The Zagat New York City Restaurant Survey is usually dismissed by establishment food critics in the highly competitive restaurant scene in that city, but diners there swear allegiance to it, and it sells some 650,000 copies annually. The 2004 Survey , celebrating its 25th year, caused somewhat of an uproar when its rankings became public in late 2003: a small bistro in Brooklyn wound up ranking as high as Le Bernardin, Daniel, and Jean Georges, three of the city's internationally renowned restaurants. The newest Zagat gave Grocery, a small 30–seat eatery in the Carroll Gardens section of the borough, a 28 out of a possible score of 30. That result even made the front page of the New York Times, whose food critic William Grimes went back for a visit and adjusted his previous opinion, granting that there had been marked improvement since his first visit three years before. But as Grimes concluded that ranking Grocery on par with a place with that offers one of North America's most sumptuous dining experiences was not assessing the situation fairly. "For what it is, the Grocery is about as good as it can be," Grimes wrote. "So in one sense, the Zagat voters are correct. The Grocery deserves a nearly perfect score. But perfection at one culinary level does not compare with perfection at a higher level.… [T]he perfect three–minute pop song cannot grip the imagination and hold it the way a three–minute polonaise by Chopin can."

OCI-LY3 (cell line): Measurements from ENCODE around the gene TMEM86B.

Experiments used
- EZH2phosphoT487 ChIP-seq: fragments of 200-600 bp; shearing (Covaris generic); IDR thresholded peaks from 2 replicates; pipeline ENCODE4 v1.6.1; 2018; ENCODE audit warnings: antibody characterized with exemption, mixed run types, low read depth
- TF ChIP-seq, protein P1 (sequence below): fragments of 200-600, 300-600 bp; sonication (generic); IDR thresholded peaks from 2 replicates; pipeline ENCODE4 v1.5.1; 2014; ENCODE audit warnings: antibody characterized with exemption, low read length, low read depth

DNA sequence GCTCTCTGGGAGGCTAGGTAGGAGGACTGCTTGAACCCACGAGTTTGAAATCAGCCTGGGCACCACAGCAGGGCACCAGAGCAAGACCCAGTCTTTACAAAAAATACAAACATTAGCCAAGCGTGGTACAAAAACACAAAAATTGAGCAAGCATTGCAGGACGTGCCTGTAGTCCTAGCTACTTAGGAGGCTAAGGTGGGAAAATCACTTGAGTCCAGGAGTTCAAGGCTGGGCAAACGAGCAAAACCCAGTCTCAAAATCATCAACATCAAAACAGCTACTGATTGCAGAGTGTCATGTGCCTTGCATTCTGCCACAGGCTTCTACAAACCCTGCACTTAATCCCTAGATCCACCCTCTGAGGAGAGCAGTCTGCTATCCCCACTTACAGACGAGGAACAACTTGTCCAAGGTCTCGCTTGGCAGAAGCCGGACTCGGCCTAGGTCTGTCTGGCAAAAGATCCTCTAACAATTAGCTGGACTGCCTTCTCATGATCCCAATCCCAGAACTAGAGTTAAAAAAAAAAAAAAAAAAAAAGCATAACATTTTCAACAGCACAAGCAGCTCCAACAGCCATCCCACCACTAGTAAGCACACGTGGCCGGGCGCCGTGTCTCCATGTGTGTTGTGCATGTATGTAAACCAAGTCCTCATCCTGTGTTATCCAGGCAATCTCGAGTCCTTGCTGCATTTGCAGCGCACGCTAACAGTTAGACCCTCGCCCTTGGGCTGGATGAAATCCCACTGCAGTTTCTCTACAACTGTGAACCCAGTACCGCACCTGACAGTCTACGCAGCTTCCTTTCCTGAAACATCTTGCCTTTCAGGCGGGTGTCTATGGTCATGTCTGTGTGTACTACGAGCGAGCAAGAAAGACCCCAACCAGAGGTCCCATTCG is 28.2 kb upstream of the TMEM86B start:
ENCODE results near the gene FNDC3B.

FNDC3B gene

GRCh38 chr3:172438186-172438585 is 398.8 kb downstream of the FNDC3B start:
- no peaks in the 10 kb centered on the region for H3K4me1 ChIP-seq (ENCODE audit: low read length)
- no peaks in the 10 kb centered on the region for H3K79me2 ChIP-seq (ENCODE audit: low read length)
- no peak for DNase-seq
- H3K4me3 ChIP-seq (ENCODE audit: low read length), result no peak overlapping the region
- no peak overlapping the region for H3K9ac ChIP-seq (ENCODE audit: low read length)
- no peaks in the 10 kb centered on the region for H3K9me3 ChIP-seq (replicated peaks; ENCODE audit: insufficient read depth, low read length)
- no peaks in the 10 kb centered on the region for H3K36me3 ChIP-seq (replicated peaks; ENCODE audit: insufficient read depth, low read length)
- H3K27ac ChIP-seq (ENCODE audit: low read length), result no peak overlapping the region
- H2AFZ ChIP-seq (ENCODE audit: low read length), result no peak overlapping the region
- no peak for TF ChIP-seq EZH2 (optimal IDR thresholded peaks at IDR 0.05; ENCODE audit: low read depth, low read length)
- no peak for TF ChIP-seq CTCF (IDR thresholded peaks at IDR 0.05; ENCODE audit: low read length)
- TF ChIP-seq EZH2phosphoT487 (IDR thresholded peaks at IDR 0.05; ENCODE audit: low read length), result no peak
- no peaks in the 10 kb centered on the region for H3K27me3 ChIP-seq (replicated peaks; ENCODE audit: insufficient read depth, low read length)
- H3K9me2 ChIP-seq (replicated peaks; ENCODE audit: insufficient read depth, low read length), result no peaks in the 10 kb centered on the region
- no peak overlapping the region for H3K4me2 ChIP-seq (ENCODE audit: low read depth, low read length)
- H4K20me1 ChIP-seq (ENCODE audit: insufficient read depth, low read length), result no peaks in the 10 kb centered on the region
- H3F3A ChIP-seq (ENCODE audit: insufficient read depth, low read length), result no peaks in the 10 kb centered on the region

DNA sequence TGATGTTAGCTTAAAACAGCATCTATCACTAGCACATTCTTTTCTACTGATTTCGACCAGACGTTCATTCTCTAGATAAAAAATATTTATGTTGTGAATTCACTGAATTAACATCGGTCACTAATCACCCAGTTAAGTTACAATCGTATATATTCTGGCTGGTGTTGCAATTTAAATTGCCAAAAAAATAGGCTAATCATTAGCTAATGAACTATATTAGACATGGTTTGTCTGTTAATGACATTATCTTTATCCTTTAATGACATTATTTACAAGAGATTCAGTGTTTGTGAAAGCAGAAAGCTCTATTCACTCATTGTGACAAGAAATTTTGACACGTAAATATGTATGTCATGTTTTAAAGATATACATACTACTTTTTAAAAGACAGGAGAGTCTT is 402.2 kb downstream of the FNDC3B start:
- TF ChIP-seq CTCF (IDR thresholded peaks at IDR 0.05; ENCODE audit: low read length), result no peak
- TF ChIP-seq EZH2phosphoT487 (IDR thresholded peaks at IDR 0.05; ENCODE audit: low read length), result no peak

The Zagats assert that the eponymous guides are for the paying customer, not the food–world insider. Their system, Tim asserted in an interview with Restaurants & Institutions writer Nancy Ross Ryan, "is inherently more accurate than any critic. A critic can only have a limited number of experiences in a limited number of restaurants during certain times of the year." He also noted that New York's top restaurant critics are not exactly members of a secret cabal. "It's a joke to say that the major critics are anonymous," Tim told Ryan. "They're not. They get the best seat and the best service. The critics will retort that the chef can't learn to cook just for them. True. But imagine the guy from Dubuque sitting next to a major New York critic.… One is going to get yesterday's salmon and the other is going to be offered the specially prepared, just–in fresh sea trout."